Bypassing Package-Based Basic Auth

Written by Pete Corey on Mar 28, 2016.

In a previous post, I talked about using Basic Authentication to hide your Meteor application from prying eyes. Unfortunately, the most straight-forward way of implementing this kind of protection has its flaws.

To see those flaws, let’s imagine that we’ve set up a basic Meteor application with the kit:basic-auth package and a Meteor method:

Meteor.methods({
  foo: function() {
    return "bar";
  }
});

When we try to navigate to the application (http://localhost:3000/), we notice that we can’t access the application without valid credentials. Great!

Bypassing Basic Auth

However, Jesse Rosenberger recently pointed out that kit:basic-auth, and similar packages such as jabbslad:basic-auth, do not provide Basic Auth protection for WebSocket connections. This means that any external user can easily bypass this authentication mechanism and access your Meteor methods and publications.

For example, an external user could connect directly to your application using Meteor’s DDP API and call your "foo" method:

var connection = DDP.connect("http://localhost:3000/");
connection.call("foo", function(err, res) {
  console.log(res);
});

Any unauthorized user that runs the above code will receive a result of "bar" from the "foo" method.

This is a bad thing.

Calling In the Dark

While the DDP API gives users access to all of your Meteor methods and publications, it doesn’t reveal those methods and publications. In order to call a method or subscribe to a publication, a user needs to know its name.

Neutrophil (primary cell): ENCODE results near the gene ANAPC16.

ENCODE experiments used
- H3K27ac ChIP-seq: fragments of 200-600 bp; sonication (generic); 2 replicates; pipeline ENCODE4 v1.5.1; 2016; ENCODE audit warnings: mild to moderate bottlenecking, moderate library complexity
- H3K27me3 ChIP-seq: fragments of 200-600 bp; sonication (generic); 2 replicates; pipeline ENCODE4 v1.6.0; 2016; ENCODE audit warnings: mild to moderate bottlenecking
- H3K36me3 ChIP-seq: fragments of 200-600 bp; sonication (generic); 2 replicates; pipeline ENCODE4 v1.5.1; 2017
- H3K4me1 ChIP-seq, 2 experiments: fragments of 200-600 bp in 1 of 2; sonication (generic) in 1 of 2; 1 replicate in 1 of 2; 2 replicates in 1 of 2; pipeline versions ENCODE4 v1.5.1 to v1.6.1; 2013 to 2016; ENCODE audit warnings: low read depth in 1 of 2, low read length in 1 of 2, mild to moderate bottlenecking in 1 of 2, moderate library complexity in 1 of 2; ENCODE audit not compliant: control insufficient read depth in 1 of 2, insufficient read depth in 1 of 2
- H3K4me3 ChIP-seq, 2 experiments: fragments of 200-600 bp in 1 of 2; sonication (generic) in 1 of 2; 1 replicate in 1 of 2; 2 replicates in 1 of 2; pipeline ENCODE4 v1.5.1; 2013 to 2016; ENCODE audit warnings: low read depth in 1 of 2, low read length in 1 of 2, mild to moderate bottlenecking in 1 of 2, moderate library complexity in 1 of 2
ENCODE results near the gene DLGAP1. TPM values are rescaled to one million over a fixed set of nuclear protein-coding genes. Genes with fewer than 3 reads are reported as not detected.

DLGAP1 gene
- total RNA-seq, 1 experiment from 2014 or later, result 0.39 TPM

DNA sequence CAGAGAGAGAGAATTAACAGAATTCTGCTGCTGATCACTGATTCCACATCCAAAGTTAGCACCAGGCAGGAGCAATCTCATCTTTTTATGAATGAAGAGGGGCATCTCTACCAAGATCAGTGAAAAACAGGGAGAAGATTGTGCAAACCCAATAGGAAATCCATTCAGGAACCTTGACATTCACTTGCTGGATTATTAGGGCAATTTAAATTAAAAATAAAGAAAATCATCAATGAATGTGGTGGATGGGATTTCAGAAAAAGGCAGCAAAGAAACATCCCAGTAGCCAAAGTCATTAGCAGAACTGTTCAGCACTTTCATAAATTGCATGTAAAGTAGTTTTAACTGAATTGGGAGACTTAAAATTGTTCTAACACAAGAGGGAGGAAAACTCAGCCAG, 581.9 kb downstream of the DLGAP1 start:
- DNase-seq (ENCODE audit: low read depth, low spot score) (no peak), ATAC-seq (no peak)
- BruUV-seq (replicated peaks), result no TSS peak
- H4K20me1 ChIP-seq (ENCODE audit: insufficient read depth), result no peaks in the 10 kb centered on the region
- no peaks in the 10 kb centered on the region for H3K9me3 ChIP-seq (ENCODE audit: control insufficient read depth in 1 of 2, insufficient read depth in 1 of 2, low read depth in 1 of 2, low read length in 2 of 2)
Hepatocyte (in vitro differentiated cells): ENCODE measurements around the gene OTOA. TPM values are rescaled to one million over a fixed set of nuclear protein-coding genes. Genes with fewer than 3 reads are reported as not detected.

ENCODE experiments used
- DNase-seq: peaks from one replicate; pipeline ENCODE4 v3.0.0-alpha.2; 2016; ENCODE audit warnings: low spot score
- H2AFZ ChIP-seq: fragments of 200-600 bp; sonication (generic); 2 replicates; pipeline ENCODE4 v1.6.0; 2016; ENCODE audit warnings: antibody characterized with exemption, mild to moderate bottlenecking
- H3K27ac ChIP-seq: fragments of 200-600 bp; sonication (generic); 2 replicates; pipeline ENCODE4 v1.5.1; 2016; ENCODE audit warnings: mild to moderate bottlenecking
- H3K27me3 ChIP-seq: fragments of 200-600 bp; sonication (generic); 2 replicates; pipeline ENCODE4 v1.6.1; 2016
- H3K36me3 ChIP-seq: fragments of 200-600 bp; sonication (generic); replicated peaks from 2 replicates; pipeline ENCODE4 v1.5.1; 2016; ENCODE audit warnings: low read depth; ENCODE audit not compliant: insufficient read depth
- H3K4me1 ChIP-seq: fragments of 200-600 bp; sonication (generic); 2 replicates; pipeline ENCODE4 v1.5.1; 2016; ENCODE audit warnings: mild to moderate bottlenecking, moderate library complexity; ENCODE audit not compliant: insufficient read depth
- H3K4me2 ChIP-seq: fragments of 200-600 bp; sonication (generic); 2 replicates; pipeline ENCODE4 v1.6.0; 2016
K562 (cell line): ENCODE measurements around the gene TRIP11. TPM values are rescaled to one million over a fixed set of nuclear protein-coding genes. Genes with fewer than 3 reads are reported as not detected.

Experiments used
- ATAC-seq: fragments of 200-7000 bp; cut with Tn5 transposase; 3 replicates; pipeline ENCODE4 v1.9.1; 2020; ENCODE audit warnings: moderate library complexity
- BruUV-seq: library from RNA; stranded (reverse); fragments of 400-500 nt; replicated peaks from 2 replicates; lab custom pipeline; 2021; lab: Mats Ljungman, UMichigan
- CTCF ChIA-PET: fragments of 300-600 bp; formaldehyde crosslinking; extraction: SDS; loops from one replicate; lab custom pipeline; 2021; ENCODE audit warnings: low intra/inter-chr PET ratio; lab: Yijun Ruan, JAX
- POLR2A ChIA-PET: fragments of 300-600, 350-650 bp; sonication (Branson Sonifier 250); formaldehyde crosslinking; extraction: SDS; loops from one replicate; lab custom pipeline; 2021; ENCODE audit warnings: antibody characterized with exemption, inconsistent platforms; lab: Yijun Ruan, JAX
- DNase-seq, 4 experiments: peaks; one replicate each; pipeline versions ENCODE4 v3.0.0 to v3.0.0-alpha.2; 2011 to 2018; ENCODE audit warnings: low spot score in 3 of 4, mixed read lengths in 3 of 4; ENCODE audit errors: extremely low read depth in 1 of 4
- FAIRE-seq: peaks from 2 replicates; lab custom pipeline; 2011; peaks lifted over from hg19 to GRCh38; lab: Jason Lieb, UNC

However, this kind of security through obscurity shouldn’t be considered any real protection. An attacker eager to discover your DDP endpoints could build a brute forcer that guesses method and publication names in an attempt to uncover your endpoints.

A Better Basic Auth

At first glance, the kit:basic-auth and jabbslad:basic-auth packages seem to be doing all the right things. They’re injecting the Basic Auth check as a piece of connect middleware at the head of the stack which, in theory, should catch all HTTP traffic and verify the user’s credentials.

Unfortunately, the Meteor framework establishes the socket connection long before any of these middleware methods are called. This means that Basic Auth is ignored during the WebSocket handshake and upgrade process.

One possible technique for overcoming this middleware issue is to “overshadow” all "request" and "upgrade" listeners and inject our Basic Auth check there. The Meteor framework does this exact thing to support raw WebSocket connections.

However, a more straightforward approach to this problem may be to move your application behind a proxy such as HAProxy, or NGINX and implement Basic Auth at that level. The proxy would protect all assets and endpoints, including the /sockjs/.../websocket endpoint, which is used to establish a WebSocket connection with the server.

Final Thoughts & Thanks

I’d like to give a massive thanks to Jesse Rosenberger who pointed out this issue to me, and gave me a huge amount of very helpful information and observations.

I’d also like to apologize to anyone hiding applications behind a package-based Basic Auth guard based on my advice. I’ve updated my previous post on this subject to reflect what I’ve learned and pointed out the current shortcomings of this package-based approach.

NoSQL Injection in Modern Web Applications

Written by Pete Corey on Mar 21, 2016.

Last month I was lucky enough to be able to attend and speak at the first ever Crater Remote Conference!

I gave a talk entitled “NoSQL Injection in Modern Web Applications”. The talk was heavily focused on exploiting NoSQL injection vulnerabilities in applications using MongoDB. The bulk of the talk was spent in a hands-on demo showing how a malicious user could approach and attack a Meteor application vulnerable to these types of attacks.